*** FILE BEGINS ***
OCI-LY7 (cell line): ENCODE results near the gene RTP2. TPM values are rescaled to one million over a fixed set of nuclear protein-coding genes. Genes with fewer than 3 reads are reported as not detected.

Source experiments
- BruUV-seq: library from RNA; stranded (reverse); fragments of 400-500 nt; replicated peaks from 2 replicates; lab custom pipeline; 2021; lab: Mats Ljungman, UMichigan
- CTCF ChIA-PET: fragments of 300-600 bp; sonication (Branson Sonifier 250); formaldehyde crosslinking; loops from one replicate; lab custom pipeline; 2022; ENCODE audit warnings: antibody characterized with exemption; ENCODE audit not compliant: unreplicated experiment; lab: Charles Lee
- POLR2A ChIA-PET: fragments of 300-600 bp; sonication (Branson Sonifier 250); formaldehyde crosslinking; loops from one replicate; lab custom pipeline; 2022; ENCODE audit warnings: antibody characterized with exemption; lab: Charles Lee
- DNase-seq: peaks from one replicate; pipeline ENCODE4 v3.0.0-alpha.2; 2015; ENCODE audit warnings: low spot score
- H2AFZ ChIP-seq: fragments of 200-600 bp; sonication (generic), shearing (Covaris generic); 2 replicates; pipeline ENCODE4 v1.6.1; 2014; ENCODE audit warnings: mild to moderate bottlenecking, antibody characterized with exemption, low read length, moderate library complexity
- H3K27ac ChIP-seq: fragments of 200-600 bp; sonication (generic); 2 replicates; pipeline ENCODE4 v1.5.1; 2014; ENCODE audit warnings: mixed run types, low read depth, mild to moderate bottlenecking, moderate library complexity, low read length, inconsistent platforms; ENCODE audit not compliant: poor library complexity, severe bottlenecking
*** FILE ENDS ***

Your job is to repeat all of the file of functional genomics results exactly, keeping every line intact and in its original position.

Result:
OCI-LY7 (cell line): ENCODE results near the gene RTP2. TPM values are rescaled to one million over a fixed set of nuclear protein-coding genes. Genes with fewer than 3 reads are reported as not detected.

Source experiments
- BruUV-seq: library from RNA; stranded (reverse); fragments of 400-500 nt; replicated peaks from 2 replicates; lab custom pipeline; 2021; lab: Mats Ljungman, UMichigan
- CTCF ChIA-PET: fragments of 300-600 bp; sonication (Branson Sonifier 250); formaldehyde crosslinking; loops from one replicate; lab custom pipeline; 2022; ENCODE audit warnings: antibody characterized with exemption; ENCODE audit not compliant: unreplicated experiment; lab: Charles Lee
- POLR2A ChIA-PET: fragments of 300-600 bp; sonication (Branson Sonifier 250); formaldehyde crosslinking; loops from one replicate; lab custom pipeline; 2022; ENCODE audit warnings: antibody characterized with exemption; lab: Charles Lee
- DNase-seq: peaks from one replicate; pipeline ENCODE4 v3.0.0-alpha.2; 2015; ENCODE audit warnings: low spot score
- H2AFZ ChIP-seq: fragments of 200-600 bp; sonication (generic), shearing (Covaris generic); 2 replicates; pipeline ENCODE4 v1.6.1; 2014; ENCODE audit warnings: mild to moderate bottlenecking, antibody characterized with exemption, low read length, moderate library complexity
- H3K27ac ChIP-seq: fragments of 200-600 bp; sonication (generic); 2 replicates; pipeline ENCODE4 v1.5.1; 2014; ENCODE audit warnings: mixed run types, low read depth, mild to moderate bottlenecking, moderate library complexity, low read length, inconsistent platforms; ENCODE audit not compliant: poor library complexity, severe bottlenecking